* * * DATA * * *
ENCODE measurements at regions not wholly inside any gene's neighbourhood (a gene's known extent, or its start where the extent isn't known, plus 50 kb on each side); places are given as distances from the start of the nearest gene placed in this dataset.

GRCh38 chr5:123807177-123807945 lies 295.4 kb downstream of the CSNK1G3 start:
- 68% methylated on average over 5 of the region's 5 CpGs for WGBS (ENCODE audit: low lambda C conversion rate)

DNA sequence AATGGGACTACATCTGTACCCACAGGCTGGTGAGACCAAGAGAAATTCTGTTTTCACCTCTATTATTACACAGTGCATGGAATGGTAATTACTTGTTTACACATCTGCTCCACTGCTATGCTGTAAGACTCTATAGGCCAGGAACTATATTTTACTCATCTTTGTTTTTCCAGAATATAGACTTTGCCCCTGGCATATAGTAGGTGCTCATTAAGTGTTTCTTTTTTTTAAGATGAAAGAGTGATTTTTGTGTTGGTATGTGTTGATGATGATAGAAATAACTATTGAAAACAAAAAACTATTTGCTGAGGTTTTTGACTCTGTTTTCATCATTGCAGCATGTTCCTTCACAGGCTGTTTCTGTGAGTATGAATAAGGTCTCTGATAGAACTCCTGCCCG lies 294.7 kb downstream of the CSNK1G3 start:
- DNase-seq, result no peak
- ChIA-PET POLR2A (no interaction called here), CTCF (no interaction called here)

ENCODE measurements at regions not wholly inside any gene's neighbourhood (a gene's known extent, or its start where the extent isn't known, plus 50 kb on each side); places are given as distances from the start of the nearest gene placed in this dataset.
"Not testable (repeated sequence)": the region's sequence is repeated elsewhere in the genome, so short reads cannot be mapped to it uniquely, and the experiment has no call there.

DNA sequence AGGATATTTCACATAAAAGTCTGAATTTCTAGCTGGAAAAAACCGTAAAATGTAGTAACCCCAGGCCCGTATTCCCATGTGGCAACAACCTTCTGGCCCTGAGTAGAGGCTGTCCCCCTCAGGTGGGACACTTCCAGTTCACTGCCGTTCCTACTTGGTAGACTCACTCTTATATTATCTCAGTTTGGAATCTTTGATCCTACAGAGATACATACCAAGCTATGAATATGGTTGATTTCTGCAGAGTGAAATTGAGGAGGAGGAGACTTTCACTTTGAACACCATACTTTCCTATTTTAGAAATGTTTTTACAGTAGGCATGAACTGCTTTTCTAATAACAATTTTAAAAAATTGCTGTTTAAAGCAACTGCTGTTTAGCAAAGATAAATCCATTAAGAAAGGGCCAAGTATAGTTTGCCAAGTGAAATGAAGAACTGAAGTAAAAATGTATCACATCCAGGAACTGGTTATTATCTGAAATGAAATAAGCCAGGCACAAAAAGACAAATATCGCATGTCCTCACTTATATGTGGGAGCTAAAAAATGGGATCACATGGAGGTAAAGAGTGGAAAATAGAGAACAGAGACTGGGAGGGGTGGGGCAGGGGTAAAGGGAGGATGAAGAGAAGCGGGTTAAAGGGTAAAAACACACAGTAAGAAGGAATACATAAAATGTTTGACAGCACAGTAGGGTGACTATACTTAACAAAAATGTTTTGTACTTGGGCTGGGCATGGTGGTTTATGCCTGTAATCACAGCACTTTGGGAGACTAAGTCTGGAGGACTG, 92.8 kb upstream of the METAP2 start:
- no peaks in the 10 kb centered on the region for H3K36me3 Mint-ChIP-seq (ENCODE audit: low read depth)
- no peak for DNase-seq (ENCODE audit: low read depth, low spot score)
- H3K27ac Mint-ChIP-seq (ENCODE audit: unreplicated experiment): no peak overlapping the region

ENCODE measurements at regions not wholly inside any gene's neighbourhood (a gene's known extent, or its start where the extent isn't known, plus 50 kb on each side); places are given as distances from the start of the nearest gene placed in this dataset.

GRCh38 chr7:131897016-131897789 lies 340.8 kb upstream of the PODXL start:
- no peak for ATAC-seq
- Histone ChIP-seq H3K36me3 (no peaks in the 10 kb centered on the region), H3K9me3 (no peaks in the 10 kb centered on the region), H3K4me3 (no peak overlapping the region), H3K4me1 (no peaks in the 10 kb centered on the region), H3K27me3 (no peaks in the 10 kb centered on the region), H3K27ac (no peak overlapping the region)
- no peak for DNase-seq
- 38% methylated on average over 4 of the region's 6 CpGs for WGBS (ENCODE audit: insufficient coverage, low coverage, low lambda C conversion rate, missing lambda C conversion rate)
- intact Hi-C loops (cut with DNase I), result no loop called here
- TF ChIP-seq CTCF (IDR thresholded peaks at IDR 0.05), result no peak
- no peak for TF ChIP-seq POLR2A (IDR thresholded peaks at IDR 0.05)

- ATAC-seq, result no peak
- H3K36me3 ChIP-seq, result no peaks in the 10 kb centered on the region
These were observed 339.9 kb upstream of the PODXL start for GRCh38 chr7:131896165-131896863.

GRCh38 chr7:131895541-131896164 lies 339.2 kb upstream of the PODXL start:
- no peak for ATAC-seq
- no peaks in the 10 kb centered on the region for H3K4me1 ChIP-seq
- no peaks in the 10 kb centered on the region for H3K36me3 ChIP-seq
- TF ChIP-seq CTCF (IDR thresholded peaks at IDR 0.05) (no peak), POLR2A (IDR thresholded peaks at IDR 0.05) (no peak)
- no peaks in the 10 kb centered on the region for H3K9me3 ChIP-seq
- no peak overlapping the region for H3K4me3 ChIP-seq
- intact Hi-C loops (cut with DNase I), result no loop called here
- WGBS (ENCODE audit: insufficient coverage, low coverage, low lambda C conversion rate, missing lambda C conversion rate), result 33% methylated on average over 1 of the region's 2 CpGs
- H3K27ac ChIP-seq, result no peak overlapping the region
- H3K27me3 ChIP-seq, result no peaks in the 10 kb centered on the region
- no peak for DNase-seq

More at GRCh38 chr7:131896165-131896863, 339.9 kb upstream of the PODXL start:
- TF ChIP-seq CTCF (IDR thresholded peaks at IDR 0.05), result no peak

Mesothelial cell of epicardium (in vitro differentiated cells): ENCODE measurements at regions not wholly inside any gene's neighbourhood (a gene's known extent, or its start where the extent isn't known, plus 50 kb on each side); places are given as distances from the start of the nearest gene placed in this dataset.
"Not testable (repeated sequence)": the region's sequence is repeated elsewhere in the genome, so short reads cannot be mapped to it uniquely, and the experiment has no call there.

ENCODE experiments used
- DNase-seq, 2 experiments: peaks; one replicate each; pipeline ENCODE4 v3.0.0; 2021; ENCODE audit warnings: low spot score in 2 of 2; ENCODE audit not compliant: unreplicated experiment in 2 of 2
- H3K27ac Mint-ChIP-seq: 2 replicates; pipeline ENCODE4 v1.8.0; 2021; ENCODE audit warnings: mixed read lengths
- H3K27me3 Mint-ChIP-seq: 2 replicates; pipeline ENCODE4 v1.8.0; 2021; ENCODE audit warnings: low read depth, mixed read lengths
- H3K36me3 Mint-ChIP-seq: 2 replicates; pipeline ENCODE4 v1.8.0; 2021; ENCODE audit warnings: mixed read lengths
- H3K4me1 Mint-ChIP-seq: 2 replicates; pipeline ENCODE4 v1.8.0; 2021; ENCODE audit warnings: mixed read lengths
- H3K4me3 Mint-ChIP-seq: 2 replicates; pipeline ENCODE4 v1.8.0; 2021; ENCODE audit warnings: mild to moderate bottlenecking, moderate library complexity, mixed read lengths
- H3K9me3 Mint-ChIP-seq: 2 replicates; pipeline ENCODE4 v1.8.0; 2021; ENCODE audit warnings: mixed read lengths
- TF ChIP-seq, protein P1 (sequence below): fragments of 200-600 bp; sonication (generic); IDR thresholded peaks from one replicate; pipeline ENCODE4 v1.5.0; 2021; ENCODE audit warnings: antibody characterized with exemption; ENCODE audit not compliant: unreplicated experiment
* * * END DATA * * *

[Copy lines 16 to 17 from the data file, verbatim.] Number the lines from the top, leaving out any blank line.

- Histone ChIP-seq H3K36me3 (no peaks in the 10 kb centered on the region), H3K9me3 (no peaks in the 10 kb centered on the region), H3K4me3 (no peak overlapping the region), H3K4me1 (no peaks in the 10 kb centered on the region), H3K27me3 (no peaks in the 10 kb centered on the region), H3K27ac (no peak overlapping the region)
- no peak for DNase-seq